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27
Feb

Top Three Things to Look For When Replacing Incandescent Light Bulbs

With the end of incandescent bulb distribution now in the home stretch, it is time to evaluate your choices of lighting your home. When moving away from incandescent bulbs you currently have three choices: Halogen, compact fluorescent (CFL), and light emitting diodes (LED). In energy usage; halogen is highest, CFL’s next, and the most efficient are LED lights.

When you are standing in front of the wall of lights at the local retail shop, keep foremost in your mind these three things:

  • the size of the base that you need
  • whether or not you are pairing that bulb with a dimmer
  • how warm or cool you want the light to appear
Candelabra Base

Medium or A Base
& Candelabra base

The medium base, also known as an A-base is the regular light bulb we all know.
In North America, when Edison made his first light bulbs, he designed this twisted metal screw base. He was in competition with two other manufacturers with different styles of bases. In a short time, Edison’s design won out and the other two went the way of the dodo bird.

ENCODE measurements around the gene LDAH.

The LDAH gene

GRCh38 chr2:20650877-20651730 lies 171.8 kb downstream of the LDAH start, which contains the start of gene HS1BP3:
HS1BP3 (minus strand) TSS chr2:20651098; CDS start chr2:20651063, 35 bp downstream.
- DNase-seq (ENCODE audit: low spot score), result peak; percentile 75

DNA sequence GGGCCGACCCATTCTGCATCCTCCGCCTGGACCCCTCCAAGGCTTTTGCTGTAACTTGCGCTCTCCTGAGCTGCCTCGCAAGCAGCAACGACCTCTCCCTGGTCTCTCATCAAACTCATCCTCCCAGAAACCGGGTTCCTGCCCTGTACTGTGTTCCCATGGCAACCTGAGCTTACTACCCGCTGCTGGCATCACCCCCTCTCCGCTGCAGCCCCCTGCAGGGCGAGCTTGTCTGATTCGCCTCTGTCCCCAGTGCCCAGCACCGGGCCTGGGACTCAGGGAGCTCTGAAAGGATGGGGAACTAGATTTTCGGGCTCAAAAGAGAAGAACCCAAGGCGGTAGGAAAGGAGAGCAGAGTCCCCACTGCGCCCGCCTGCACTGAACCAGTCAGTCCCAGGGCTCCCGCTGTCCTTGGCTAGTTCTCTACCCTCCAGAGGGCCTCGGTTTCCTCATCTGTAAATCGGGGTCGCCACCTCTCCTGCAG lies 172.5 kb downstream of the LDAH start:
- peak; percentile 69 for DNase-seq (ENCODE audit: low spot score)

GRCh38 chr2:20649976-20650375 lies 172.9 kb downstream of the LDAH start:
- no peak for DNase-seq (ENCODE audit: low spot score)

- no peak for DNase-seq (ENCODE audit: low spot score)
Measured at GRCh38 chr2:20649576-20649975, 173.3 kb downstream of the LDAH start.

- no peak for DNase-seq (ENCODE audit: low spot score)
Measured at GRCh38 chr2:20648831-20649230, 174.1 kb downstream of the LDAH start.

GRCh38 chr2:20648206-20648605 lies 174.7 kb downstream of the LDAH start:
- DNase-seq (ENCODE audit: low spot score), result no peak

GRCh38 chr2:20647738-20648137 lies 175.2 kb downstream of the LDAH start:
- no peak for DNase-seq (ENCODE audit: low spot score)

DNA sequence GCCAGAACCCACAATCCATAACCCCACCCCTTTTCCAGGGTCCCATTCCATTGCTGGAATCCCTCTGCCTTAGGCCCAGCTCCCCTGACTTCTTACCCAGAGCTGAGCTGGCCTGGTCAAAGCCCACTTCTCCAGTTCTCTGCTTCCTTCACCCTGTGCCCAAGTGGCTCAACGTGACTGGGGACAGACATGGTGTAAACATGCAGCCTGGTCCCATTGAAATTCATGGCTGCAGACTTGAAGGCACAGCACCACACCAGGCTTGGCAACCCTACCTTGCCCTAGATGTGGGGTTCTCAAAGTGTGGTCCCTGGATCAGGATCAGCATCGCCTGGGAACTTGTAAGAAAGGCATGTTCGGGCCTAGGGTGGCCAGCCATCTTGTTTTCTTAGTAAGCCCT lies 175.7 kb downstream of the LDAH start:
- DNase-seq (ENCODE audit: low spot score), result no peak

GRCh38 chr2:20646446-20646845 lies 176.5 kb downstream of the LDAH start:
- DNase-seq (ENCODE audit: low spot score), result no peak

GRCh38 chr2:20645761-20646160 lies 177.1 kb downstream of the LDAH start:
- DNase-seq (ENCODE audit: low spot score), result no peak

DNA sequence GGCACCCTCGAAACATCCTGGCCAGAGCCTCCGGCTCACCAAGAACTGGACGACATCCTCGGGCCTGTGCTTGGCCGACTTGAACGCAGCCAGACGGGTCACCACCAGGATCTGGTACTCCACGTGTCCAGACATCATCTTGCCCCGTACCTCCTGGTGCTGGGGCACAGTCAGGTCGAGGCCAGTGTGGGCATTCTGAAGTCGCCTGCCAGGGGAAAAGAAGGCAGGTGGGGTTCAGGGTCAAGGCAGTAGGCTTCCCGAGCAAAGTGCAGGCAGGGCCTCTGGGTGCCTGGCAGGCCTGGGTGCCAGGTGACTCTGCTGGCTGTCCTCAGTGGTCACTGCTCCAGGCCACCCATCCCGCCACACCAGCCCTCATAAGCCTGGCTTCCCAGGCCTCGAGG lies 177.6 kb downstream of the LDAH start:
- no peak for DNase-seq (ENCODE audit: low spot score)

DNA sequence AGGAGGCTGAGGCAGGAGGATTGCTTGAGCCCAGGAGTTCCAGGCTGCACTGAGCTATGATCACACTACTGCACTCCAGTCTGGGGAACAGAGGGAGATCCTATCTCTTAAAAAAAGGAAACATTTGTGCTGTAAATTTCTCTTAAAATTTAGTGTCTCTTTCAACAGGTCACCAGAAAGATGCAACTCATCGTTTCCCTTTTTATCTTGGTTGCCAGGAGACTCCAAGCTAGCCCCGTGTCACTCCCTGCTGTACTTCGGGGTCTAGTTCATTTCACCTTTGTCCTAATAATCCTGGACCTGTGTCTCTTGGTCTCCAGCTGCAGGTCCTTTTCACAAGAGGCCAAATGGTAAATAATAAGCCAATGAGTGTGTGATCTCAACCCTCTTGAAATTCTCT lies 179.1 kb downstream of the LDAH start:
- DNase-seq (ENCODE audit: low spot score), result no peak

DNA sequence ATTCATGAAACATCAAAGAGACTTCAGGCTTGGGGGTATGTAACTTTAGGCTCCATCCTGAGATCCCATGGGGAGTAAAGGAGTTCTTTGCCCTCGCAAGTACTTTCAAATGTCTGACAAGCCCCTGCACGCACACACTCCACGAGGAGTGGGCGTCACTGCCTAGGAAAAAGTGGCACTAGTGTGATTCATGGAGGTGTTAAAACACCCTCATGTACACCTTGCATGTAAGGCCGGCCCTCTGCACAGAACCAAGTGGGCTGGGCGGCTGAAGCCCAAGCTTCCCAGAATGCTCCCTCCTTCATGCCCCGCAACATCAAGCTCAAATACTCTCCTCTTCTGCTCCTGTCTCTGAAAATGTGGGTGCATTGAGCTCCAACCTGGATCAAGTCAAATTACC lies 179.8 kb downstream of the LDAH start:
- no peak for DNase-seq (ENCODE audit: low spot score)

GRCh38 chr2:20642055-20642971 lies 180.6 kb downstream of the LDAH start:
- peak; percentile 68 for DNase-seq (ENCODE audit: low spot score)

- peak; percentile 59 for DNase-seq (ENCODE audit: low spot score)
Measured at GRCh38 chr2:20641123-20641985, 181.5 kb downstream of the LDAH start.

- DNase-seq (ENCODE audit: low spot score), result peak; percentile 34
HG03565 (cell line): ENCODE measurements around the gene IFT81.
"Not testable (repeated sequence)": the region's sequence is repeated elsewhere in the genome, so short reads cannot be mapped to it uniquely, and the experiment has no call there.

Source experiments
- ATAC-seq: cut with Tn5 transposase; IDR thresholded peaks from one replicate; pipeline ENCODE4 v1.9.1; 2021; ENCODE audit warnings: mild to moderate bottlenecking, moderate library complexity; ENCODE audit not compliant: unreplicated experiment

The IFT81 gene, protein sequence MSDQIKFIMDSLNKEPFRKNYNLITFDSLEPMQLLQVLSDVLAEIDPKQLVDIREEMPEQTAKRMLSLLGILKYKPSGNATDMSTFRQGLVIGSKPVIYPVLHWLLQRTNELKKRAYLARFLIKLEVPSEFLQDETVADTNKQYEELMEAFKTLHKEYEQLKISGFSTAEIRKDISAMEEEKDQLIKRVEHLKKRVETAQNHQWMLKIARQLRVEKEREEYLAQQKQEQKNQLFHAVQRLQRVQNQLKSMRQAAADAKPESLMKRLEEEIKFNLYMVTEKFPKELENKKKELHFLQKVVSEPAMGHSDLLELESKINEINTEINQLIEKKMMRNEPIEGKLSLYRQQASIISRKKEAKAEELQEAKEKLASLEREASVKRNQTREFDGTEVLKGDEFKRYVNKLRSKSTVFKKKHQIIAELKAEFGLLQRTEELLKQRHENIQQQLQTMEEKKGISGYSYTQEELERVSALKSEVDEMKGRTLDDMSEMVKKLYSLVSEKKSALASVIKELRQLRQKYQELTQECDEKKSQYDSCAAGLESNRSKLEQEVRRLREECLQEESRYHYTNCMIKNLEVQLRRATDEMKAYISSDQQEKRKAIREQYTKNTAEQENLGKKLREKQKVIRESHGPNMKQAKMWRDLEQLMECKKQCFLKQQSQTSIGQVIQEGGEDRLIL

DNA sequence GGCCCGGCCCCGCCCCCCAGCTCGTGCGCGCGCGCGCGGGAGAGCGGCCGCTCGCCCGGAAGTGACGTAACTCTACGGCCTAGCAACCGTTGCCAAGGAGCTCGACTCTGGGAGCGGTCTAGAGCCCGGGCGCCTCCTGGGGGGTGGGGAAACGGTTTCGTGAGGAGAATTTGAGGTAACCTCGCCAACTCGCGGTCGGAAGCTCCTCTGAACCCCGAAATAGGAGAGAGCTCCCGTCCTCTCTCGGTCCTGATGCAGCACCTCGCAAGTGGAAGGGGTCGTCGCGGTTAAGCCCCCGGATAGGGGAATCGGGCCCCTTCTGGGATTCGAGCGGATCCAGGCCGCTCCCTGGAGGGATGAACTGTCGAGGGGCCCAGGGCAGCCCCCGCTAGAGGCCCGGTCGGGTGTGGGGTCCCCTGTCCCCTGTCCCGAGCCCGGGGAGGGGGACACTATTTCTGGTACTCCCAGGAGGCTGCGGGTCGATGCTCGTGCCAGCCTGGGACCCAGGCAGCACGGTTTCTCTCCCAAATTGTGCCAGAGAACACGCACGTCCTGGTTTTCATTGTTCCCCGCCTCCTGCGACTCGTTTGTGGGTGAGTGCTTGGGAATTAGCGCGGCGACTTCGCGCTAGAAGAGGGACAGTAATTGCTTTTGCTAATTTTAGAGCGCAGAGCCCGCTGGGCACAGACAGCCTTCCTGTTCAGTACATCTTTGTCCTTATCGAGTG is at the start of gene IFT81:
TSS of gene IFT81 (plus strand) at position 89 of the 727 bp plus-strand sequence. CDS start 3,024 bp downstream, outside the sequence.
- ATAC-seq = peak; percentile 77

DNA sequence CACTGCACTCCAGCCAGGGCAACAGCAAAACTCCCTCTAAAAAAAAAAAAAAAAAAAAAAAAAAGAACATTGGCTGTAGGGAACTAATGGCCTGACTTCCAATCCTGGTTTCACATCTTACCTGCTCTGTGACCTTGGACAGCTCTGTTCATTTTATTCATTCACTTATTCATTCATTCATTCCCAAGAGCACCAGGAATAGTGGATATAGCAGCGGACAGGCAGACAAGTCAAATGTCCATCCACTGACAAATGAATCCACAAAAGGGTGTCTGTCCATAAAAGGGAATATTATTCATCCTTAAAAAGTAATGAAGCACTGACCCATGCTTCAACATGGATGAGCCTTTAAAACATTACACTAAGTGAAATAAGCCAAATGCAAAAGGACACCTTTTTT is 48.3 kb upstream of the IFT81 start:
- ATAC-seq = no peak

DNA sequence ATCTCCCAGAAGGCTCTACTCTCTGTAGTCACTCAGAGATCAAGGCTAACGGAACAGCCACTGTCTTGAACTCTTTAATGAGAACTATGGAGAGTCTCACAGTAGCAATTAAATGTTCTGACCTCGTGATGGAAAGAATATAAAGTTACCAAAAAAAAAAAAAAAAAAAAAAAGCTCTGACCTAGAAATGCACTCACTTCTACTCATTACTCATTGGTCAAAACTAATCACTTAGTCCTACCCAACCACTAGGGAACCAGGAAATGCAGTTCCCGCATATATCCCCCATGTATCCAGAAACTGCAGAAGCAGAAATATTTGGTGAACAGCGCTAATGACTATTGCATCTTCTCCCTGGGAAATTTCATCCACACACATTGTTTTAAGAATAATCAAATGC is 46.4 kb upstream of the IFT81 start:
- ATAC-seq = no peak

The smaller common base is known as a candelabra base, mini-base or night-light base.
It is also good to be aware that imported fixtures with different base styles have been showing up in our stores, and so it is wise when buying a fixture to check the type of base that it uses.

Dimmer

Do not use non-dimmable bulbs with a dimmer

 

 

Both CFL’s  and LED lights come in both dimmable and non-dimmable so you need to be careful to get the right one. Both are available to suit our current light fixture bases.

 

 

 

The colour of the light is the last thing to consider. Colour temperature or Kelvin (K) temperature – is a scientific term that refers to the “colour” of the white emitted by the bulb or tube. Most lights used in the home fall within a range of 2700K to 4000K. Yellowish-white (“warm white”)  lamps, have lower colour temperatures in the 2700K-3000K range. Warm light is more flattering to skin tones, while bluish-white (“cool white”) range from 4000 – 4500K. The higher the colour temperature (K value) the whiter, or more blue, the light will be.

If you like that warm, cozy white pick a bulb with a color of 3000 or lower. If you want better task lighting, choose the word daylight, it will be about 4200 Kelvin; a much cooler, crisper light.

For decoration purposes, warmer lights are preferred when the room is decorated with warm colours such as reds, browns, and oranges, while cool coloured lights (4000K and up) can dramatically enhance the look of rooms where greens, and blues predominate. A mid-range bulb in the 3500K range (“soft white”) is a good compromise when you want a natural white light or have a mix of warm and cool colours in your decorating mix.

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